Collaborative Vibration: The Mythic Journey of A Coal Boy

  • Yifan Uya Auckland University of Technology
  • Marcos Steagall  (Translator) Auckland University of Technology
Keywords: Eastern systemic thinking, Essayist film production, Mythopoetic narrative, Personal Myth, Social Technology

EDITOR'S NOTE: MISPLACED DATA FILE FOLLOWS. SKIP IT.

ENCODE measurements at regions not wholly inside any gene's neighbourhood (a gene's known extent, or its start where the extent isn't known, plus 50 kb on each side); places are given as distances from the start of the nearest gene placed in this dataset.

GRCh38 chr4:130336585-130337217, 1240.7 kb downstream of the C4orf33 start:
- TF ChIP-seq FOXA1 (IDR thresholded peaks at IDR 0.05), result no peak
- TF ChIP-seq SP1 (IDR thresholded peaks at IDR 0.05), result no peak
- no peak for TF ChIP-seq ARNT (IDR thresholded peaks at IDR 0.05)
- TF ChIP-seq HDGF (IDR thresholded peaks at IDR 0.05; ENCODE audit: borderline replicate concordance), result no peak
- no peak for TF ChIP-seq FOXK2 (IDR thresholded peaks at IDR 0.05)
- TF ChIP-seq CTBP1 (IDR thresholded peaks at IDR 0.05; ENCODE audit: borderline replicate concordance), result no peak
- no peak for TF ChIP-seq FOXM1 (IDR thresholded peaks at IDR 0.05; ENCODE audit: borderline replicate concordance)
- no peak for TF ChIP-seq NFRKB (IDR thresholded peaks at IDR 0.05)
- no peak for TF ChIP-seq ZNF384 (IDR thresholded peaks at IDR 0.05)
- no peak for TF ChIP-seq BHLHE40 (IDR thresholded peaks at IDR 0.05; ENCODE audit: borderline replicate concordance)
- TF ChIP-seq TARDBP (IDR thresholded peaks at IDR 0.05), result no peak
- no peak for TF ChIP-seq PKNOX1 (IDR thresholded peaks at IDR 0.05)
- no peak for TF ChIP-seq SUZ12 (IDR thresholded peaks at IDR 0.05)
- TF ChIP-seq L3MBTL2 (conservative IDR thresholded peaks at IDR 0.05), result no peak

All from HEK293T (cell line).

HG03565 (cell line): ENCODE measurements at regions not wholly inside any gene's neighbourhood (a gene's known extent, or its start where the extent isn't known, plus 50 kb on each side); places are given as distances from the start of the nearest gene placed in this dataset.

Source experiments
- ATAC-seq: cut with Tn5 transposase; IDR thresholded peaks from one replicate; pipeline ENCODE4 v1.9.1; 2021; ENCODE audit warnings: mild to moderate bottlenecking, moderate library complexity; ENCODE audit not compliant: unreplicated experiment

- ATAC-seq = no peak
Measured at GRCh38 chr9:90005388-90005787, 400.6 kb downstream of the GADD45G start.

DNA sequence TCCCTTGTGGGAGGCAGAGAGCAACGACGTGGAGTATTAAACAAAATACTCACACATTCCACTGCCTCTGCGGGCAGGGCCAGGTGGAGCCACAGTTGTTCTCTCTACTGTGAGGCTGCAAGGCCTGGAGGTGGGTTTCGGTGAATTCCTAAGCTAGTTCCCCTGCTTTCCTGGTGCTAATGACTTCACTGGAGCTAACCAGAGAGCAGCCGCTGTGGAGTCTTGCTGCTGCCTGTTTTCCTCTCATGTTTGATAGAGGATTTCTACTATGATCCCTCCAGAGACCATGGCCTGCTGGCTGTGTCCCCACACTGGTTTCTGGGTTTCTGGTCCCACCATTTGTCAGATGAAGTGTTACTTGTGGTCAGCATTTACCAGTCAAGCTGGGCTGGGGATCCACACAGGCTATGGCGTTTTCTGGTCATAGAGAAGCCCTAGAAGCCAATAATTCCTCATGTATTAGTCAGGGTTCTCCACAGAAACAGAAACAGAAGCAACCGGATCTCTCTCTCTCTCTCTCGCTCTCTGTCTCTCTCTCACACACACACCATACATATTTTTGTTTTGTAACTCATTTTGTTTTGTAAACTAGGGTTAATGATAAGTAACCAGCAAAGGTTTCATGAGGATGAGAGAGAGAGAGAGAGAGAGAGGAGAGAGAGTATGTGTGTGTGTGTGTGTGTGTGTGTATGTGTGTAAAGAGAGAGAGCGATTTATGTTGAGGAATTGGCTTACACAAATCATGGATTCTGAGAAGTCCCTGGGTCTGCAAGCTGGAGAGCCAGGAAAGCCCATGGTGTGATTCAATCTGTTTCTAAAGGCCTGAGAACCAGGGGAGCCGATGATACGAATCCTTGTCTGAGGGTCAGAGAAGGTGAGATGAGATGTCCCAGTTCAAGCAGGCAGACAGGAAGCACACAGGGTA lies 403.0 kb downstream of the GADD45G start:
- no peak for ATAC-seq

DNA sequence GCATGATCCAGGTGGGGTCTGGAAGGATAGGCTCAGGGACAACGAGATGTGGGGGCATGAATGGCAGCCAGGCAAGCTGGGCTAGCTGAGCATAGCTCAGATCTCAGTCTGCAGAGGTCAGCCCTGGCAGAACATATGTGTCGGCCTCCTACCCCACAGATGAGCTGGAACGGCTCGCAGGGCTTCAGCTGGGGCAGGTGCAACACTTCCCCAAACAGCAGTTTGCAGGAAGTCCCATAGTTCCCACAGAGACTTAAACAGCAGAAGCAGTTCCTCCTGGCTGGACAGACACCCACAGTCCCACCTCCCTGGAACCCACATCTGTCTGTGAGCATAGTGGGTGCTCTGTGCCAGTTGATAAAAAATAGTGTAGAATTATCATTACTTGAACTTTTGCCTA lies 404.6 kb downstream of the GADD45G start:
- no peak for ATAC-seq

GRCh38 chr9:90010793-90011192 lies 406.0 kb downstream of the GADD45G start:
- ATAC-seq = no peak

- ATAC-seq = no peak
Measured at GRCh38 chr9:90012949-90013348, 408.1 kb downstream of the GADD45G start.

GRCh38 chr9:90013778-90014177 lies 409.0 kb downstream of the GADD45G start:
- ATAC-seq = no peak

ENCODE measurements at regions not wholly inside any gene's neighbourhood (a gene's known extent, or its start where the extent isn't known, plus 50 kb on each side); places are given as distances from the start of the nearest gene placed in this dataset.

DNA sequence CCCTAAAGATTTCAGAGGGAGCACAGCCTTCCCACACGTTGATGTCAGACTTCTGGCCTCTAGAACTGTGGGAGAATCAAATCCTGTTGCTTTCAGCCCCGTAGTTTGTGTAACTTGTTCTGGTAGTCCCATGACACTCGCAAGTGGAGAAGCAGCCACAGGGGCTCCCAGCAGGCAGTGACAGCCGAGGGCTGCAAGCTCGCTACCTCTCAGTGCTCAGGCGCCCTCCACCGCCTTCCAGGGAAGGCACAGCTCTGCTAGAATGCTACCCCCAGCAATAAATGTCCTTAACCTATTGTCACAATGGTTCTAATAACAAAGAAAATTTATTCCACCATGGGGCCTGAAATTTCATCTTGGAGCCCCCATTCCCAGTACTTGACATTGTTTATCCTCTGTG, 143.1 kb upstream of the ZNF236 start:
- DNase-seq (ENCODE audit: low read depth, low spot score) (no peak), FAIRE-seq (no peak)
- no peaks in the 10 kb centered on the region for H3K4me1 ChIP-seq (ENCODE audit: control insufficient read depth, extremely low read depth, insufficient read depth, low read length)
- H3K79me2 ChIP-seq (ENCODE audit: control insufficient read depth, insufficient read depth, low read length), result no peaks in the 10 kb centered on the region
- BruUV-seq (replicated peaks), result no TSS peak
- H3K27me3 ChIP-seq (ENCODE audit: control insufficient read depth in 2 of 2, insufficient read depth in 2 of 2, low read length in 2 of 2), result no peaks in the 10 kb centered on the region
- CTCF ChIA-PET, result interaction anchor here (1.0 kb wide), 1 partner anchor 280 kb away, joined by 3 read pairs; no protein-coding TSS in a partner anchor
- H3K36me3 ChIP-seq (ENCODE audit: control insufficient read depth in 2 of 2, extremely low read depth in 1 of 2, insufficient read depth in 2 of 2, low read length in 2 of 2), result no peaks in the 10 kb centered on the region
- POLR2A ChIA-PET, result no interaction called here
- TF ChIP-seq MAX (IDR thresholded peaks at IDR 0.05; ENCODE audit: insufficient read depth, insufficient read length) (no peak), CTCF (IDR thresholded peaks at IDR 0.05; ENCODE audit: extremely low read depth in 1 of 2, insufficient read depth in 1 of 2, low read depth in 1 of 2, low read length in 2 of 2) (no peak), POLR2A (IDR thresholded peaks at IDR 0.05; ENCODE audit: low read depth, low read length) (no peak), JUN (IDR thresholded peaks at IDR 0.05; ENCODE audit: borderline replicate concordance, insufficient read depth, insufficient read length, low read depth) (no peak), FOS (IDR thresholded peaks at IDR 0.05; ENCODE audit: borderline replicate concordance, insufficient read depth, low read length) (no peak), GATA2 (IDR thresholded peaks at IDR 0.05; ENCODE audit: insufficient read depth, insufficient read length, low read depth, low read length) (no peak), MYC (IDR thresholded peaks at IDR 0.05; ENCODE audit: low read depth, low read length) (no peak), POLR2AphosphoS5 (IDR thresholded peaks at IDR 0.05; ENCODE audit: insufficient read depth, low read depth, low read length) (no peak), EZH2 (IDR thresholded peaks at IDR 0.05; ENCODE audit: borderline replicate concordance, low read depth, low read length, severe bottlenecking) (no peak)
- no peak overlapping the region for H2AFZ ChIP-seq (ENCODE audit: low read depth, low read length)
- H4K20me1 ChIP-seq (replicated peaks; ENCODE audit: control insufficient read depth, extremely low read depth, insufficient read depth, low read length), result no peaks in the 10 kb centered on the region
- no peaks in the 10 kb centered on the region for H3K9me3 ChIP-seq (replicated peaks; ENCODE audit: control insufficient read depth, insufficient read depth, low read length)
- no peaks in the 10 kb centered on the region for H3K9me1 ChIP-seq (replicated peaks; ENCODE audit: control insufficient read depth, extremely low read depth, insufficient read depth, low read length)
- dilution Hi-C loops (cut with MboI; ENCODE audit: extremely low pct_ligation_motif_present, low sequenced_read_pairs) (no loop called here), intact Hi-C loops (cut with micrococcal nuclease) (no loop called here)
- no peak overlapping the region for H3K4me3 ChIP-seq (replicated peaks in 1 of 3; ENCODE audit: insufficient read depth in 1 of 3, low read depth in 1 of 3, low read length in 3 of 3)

Acknowledging the Anthropocene crisis, my research examines myth and myth-making to reimagine the role of Claude Lévi-Strauss’ bricoleur concept. Following Joseph M. Coll’s Taoist and Buddhist systemic thinking inspired theory of sustainable transformation, the practice-led project evolves into the making of an essayist film that conveys a specific personal myth.My research reckons that a bricoleur should perceive myth-making as an organic growing organisation that acquires intuition and posteriori knowledge. And focus on a narrative that evolves into the mythic identity of a piece of coal and a bar-tailed godwit corresponding to designated oppositional values and semiotic assets. Apart from the practitioner works of Stan Brakhage, Chris Marker and Adam Curtis, my research also dives into Elysia Crampton Chuquimia, Howie Lee and Yaksha‘s musical languages to explore the other narrative possibilities when re-examining history in a socially conscious manner. As the film soundtrack is also part of the myth-making production. My practice-led project inevitably evolves into the subject of the self as the production presents a negotiation through metaphors and signifiers concerning memory, history and experience. The filmmaking echoes a search for the wisdom of self-acceptance. It adopts Stephen Yablo’s understanding of conceivability to generate and regenerate meaningful assets. Concepts are planted to grow into newer representations compromising posteriori knowledge and self-realisations, with informal syllogistic reasoning concerning the epistemological nature of imagination and the transformative structure of myth. The contextual knowledge of my research examines the subject of myth and myth-making through Jacques Lacan's theory of fantasy, Jungian analytical psychology and Claude Lévi-Strauss knowledge of structural linguistics. It adopts Lévi-Strauss’ canonical myth formula concerning the missing discussion of experience, community, and the wilder contexts of shamanology. Maurice Merleau-Ponty's phenomenological body and Martin Heidegger's thoughts on the philosophy of technology concerning the body-to-technology relation and the notion of symbolic light and darkness. With critics on the instrumentalist stance of technology and Rene Descartes's modal metaphysics concerning Arnold Gehlen’s conservative alert of mankind’s debased condition of modern existence, my research proposes that myth-making is a necessary altruistic form of social technology that can transform experience into wisdom. Acknowledging that will is the priority for behaviour change. The production examines the Dao of myth and myth-making as a specific technological answer to resolve David Attenborough's calling for a global transformation and collaboration in his book A Life of Our Planet. To further develop such a technology, my research seeks a systemic understanding of myth and myth-making. Therefore, my research hypothesis a wholistic and heuristic methodology, namely Daoist bricoleur. By experiencing a personal myth, I celebrate my Manchu and Chinese culture origin and the complexity of my upbringing. My research visits the endangered Manchu Ulabun storytelling tradition and reckons the film production rely on the structural establishment of critical mythic fragments founded on autobiography and social conventions. As a permanent resident of New Zealand born in a coal-mining town in eastern Inner Mongolia, China, with an unverifiable ancestral clan name related to Kangxi, Yongzheng and Qianlong Emperor of the Qing Dynasty and much more.